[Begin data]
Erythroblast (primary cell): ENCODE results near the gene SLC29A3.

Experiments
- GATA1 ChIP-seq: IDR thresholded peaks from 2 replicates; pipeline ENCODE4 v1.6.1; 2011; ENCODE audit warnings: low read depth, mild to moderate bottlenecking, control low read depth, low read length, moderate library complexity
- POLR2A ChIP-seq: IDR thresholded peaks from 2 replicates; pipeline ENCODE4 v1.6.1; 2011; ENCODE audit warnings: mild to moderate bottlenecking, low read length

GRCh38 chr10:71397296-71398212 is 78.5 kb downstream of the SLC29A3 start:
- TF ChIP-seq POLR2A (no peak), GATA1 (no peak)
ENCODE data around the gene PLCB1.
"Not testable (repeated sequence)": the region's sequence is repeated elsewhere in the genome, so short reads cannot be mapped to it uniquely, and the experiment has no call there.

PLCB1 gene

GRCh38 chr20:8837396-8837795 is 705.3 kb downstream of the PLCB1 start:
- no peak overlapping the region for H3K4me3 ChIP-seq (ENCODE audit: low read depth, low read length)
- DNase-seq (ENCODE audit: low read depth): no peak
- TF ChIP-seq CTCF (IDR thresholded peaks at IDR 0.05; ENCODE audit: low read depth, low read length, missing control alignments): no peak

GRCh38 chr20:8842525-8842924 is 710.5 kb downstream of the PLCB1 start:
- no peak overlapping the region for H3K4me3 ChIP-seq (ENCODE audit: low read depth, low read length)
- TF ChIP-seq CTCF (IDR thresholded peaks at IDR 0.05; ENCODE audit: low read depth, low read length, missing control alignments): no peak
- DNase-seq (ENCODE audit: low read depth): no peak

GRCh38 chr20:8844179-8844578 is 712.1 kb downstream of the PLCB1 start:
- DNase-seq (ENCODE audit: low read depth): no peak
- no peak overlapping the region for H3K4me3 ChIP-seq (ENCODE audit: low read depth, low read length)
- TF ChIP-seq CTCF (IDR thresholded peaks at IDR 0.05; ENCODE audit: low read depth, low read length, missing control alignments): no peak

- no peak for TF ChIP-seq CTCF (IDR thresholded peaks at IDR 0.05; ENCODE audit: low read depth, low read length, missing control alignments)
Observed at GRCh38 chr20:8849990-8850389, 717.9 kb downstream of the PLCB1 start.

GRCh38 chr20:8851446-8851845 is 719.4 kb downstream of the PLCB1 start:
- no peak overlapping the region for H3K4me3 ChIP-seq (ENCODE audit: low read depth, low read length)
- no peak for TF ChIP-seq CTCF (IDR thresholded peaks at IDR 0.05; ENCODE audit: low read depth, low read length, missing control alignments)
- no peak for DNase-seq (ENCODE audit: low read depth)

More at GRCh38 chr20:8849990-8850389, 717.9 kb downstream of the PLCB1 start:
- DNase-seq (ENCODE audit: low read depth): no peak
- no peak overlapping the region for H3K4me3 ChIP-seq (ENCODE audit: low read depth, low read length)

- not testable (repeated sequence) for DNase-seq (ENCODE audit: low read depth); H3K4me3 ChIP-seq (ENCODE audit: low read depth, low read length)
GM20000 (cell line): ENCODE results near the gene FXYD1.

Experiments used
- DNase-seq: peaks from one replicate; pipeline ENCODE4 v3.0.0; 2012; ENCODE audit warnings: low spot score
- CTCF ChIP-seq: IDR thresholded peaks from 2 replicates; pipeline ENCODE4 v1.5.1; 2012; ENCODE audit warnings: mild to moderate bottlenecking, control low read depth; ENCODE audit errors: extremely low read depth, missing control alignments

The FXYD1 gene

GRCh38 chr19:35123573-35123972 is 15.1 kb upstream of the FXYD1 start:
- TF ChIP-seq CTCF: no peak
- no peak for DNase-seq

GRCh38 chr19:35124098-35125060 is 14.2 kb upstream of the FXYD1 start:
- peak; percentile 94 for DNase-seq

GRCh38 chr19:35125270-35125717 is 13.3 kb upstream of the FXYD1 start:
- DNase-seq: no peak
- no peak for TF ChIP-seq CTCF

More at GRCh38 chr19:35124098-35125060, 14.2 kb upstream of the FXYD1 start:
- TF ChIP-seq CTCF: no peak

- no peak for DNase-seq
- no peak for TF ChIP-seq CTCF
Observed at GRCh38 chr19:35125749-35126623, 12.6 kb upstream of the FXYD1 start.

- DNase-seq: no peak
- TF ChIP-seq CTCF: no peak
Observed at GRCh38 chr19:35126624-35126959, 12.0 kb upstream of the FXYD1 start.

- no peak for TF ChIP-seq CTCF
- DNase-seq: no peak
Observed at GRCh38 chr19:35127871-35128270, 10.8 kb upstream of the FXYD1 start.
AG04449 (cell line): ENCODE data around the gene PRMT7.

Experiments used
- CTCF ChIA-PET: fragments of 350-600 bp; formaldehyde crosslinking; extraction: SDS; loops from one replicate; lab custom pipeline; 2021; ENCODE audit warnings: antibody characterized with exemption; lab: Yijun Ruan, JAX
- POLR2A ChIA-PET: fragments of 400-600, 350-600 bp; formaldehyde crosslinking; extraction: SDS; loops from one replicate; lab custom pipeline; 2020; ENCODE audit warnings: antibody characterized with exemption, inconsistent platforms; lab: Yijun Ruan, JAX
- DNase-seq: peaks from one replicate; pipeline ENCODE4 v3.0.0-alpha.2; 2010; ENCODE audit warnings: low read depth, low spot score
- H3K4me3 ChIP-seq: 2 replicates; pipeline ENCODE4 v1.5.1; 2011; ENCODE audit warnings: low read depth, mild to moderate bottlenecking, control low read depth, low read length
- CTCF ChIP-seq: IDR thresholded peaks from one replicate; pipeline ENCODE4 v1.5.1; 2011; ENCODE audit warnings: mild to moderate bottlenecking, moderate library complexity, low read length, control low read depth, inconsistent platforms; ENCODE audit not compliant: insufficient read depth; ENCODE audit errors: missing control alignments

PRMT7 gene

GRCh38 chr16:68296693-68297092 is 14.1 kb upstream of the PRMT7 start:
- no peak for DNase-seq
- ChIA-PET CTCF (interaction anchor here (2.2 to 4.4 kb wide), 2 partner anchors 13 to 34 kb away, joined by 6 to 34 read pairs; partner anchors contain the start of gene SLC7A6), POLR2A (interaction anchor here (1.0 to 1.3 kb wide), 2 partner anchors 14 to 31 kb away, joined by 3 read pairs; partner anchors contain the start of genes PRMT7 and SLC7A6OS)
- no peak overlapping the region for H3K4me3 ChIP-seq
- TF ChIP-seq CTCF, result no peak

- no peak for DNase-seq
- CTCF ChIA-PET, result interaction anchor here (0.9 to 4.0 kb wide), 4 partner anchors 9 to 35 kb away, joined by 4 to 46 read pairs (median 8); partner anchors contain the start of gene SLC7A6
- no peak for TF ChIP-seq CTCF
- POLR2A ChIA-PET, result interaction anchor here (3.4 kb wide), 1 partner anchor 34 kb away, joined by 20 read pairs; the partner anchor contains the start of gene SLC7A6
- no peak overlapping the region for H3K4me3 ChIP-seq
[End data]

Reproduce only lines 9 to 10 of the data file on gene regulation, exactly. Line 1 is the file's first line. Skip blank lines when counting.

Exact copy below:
PLCB1 gene

GRCh38 chr20:8837396-8837795 is 705.3 kb downstream of the PLCB1 start: